Remember that a proper mask fit is especially important. A 10-minute video is available for students on how to properly use N95 masks, also called respirators. They are rated to filter out 95% of particles.

Employees are required to complete a 10-minute video training about the proper use of N95 masks.

Yolo County also offers video guidance on masking. Further information can be found at Campus Ready and through the California Department of Public Health.

If you’re concerned about air filtration at home, a Corsi-Rosenthal Box is a cost-effective device that can be built with just a few components. The box was co-invented by Richard Corsi, dean of the College of Engineering, and has received acclaim nationwide. Visit this link to learn how to build your own Corsi-Rosenthal Box.

Sunday, June 05, 2022

Monday, May 16, 2022

Videos about using the UCSC Genome Browser for analysis of SarsCOV2

 These look pretty useful and thought I would post here. Text is from the UCSC Youtube channel

This 5-part video series is for virologists and public health researchers interested in leveraging the UCSC Genome Browser and web interface to UShER (Ultrafast Sample placement on Existing tRees). These tools are a 'one-stop shop' to understand SARS-CoV-2 through genome annotations as well as track variants by placing your samples in a phylogenetic tree with millions of other SARS-CoV-2 sequences. Use the SARS-CoV-2 Genome Browser: Visit our SARS-CoV-2 Genome Browser and UShER quick start page with videos, scripts and more: COVID-19 Research at UCSC: 'The UCSC SARS-CoV-2 Genome Browser' publication: 'Ultrafast Sample placement on Existing tRees (UShER) enables real-time phylogenetics for the SARS-CoV-2 pandemic' publication: UShER documentation, installation, source code:: COVID-19 Genomic Epidemiology Toolkit module "Realtime Phylogenetics with UShER: Learn more about the UCSC Genome Browser: Learn more about the UCSC Genomics Institute:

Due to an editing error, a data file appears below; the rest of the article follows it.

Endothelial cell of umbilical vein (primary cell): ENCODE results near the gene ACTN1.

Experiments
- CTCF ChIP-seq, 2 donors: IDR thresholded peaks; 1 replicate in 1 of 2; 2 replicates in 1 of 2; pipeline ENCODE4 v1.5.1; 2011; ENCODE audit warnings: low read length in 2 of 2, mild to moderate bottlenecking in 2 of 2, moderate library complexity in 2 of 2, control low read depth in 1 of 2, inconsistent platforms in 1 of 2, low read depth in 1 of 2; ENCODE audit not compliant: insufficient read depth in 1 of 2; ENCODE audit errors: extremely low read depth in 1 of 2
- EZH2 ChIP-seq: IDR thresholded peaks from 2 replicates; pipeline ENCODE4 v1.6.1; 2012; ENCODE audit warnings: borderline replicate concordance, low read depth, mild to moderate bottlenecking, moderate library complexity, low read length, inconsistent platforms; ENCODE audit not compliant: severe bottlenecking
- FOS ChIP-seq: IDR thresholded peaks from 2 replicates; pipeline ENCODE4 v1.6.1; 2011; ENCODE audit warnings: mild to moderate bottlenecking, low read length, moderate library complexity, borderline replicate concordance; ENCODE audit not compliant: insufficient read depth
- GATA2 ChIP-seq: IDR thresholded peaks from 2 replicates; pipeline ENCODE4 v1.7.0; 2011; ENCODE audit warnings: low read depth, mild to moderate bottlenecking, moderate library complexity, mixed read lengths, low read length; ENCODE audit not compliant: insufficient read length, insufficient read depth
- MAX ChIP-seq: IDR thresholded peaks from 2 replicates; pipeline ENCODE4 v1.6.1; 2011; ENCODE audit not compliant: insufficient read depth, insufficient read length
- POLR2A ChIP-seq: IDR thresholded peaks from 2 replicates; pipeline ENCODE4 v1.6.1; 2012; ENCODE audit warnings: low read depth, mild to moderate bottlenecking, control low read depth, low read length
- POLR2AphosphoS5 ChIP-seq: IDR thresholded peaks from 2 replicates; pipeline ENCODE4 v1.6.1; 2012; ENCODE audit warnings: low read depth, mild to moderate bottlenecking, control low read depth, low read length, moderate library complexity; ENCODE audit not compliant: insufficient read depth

Saturday, April 23, 2022

Endosymbiosis Animations for "Biodiversity and the Tree of Life"

So I am in the midst of co-teachign a very large introductory biology course at UC Davis "BIS2C - Biodiversiy and the tree of Life". I cover much of microbial diversity in this class and also the large scale structure of the Tree of Life. 

As always, I spent a lot of time working on slides and such for this class and recently posted some animations based on these slides to Twitter and Facebook and thought I would share some of them here. For today, I am sharing the animations I made on Endosymbiosis. I posted a first version of this to Twitter last week. Note - I added music - Mussorgsky - Night on Bald Mountain for drama ... I also posted it to Facebook:


And boy am I glad I did. Because multiple people commented and pointed out parts that were, well, not correct. I had lecture too soon to fix them so I told my students about this and that I would update the slides. I then spent a day updating everything and made a new version which I think is much much better.


Most recent post

Panoramas from the past ...

In 1997, my then girlfriend (now wife) and I went camping in Death Valley. It was our fourth trip there to camp in grad. school. I brought m...